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Differences Between Graphite and Diamond

What is a diamond?

The carbon allotrope known as diamond comprises sp3 hybridized carbon atoms and is exceedingly stable. The face-centered cubic crystal structure refers to how these carbon atoms are arranged in a diamond. Every single carbon atom in this compound is linked to four additional carbon atoms, and these additional carbon atoms are connected to four additional carbon atoms. The formation of a network structure gives the diamond its hardness and stability. Diamond has a colorless, glossy look. Covalent bonds are the only kinds of chemical bonds that connect carbon atoms. The sp3 polarized carbon atoms there are joined together by bonds. Diamonds are known for their high levels of light dispersion. Diamond is utilized in jewelry manufacturing and industrial applications because of their hardness and light dispersion. The earth's hardest mineral that has ever been discovered is diamond. A clear, highly hard substance, diamond has a greater melting point and doesn't conduct electricity.

Differences Between Graphite and Diamond

What is Graphite?

The carbon allotrope known as Graphite is composed of sp2 hybridized carbon atoms. It is an effective electrical conductor. A bond joins three carbon atoms with one carbon atom. Three additional atoms are connected to these carbon atoms, creating a network structure. The graphite crystal structure is planar. Graphite is a greyish-black color. The material is opaque. Graphite is soft. When touched, it feels smooth and slippery. The carbon atoms in Graphite have non-hybridized p orbitals since they are sp2 hybridized atoms. Every one of the carbon atoms consists of a single non-hybridized p orbital. As a result, an electron cloud can be created by mixing several free p orbitals. Parallel to Graphite's planar structure, the electron cloud is generated. This electron cloud causes the electrical conductivity of Graphite. There are numerous industrial uses for Graphite. The use of graphite powder as a dry lubricant is common. An electrode is made of a solid material called Graphite. For instance, the anode of lithium-ion batteries is made of graphite electrodes. A typical refractory substance is Graphite because it can sustain high temperatures without chemically altering. In pencils, Graphite is utilized.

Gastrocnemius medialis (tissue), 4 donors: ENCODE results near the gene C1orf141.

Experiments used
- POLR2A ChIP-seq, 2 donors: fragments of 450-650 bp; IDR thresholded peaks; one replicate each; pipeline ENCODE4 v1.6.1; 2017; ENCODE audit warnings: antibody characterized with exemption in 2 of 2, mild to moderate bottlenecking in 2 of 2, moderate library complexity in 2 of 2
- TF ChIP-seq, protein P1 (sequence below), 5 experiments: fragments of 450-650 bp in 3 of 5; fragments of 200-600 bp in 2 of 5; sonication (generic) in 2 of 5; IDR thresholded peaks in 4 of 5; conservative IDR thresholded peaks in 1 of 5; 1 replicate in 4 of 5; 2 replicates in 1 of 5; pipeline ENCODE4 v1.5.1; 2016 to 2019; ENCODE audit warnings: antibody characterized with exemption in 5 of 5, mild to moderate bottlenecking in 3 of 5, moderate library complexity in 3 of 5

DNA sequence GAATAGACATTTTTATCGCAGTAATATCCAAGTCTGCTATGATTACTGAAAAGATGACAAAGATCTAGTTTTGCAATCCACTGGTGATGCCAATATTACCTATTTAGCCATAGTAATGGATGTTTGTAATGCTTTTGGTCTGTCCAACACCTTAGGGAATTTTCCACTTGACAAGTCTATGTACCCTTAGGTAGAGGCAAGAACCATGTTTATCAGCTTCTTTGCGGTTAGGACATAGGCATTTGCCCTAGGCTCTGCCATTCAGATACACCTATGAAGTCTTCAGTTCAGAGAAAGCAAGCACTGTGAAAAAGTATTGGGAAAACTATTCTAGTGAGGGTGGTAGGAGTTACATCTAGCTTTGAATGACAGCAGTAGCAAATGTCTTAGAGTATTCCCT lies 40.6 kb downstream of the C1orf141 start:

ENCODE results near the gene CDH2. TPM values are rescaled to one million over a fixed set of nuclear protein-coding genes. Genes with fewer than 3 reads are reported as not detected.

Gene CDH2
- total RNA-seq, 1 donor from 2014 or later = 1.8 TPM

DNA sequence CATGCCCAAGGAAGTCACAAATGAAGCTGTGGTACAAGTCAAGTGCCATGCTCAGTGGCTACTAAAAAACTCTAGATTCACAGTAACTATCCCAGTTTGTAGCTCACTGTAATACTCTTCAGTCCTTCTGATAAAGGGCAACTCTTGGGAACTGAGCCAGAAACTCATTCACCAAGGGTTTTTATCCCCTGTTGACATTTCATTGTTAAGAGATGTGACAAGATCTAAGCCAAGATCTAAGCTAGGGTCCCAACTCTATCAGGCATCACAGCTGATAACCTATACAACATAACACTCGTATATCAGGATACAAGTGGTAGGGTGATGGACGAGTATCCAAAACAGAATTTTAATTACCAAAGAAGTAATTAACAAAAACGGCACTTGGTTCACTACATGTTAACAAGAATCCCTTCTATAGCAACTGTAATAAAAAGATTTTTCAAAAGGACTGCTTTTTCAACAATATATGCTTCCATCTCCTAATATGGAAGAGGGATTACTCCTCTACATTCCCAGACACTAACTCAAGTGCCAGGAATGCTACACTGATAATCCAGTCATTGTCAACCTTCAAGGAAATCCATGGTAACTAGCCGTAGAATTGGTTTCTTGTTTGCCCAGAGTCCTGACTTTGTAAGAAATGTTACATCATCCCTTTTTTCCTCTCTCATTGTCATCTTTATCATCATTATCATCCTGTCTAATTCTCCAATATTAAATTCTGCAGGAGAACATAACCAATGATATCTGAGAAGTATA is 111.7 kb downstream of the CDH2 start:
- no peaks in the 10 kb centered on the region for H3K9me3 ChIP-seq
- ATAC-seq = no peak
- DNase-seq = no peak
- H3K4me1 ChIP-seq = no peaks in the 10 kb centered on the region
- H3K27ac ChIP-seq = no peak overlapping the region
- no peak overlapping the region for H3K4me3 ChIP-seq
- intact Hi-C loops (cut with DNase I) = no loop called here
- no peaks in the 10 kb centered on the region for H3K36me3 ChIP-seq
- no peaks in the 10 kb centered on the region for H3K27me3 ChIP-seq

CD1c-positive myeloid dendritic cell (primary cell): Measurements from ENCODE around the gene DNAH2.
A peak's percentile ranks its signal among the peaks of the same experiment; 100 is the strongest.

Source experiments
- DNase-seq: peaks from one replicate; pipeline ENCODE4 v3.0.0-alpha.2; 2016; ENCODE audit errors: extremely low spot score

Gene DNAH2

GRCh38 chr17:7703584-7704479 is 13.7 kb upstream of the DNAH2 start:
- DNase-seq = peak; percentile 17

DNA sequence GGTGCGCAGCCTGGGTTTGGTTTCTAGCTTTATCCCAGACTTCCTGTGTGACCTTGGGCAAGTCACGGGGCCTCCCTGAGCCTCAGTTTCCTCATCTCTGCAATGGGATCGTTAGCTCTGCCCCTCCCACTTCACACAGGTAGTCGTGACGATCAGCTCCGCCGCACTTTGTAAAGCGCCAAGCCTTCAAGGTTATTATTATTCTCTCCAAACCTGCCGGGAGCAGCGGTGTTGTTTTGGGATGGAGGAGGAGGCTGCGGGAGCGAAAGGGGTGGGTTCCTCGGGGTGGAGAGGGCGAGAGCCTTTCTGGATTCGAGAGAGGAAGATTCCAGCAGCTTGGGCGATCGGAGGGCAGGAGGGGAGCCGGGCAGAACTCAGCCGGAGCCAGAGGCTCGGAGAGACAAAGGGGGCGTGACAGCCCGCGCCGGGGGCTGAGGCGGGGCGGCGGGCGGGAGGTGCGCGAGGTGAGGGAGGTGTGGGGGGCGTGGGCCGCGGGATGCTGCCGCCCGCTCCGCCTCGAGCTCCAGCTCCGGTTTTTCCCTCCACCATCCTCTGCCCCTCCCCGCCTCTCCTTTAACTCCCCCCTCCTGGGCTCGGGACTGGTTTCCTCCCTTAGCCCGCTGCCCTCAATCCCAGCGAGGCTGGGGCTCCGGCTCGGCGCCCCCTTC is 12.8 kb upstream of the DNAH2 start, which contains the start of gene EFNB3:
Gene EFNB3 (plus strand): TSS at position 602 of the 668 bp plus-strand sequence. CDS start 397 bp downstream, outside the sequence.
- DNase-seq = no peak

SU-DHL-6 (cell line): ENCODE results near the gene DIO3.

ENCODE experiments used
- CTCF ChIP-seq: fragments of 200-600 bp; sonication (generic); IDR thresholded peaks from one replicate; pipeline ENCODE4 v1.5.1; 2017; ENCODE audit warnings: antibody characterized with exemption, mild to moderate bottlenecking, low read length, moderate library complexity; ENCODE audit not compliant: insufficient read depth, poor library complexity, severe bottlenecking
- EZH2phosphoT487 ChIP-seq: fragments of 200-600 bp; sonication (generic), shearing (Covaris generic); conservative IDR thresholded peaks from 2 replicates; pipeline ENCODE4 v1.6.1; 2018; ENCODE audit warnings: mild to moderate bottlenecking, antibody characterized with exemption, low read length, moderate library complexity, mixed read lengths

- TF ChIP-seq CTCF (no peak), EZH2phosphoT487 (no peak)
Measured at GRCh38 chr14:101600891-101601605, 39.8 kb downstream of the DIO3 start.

Differences Between Graphite and Diamond

Applications of Diamond

  • The world's hardest material, diamond, has many functions and applications. It is utilized to create tools for drilling, grinding, and other operations.
  • Tungsten filaments, used in light bulbs, are made using diamonds.
  • It is a metal used to create jewelry.
  • Most surgeons use diamonds as their primary tool to remove cataracts from the eyes with extreme precision.

Applications of Graphite

  • It acts as a lubricant and comes in powder or dispersion material.
  • Graphite is a material frequently used in lead pencils.
  • Because it is a good conductor of electricity, it makes carbon electrodes for electrolytic cells.
  • It is used to create graphite crucibles due to its high melting point.
  • It can be found in several nuclear reactors and regulators.

The Difference between Diamond and Graphite

Diamond And Graphite are among the most intriguing minerals. While physically they are different, they are still chemically same since both are made of carbon (C). Polymorphic minerals retain the same chemical but have different crystallographic forms.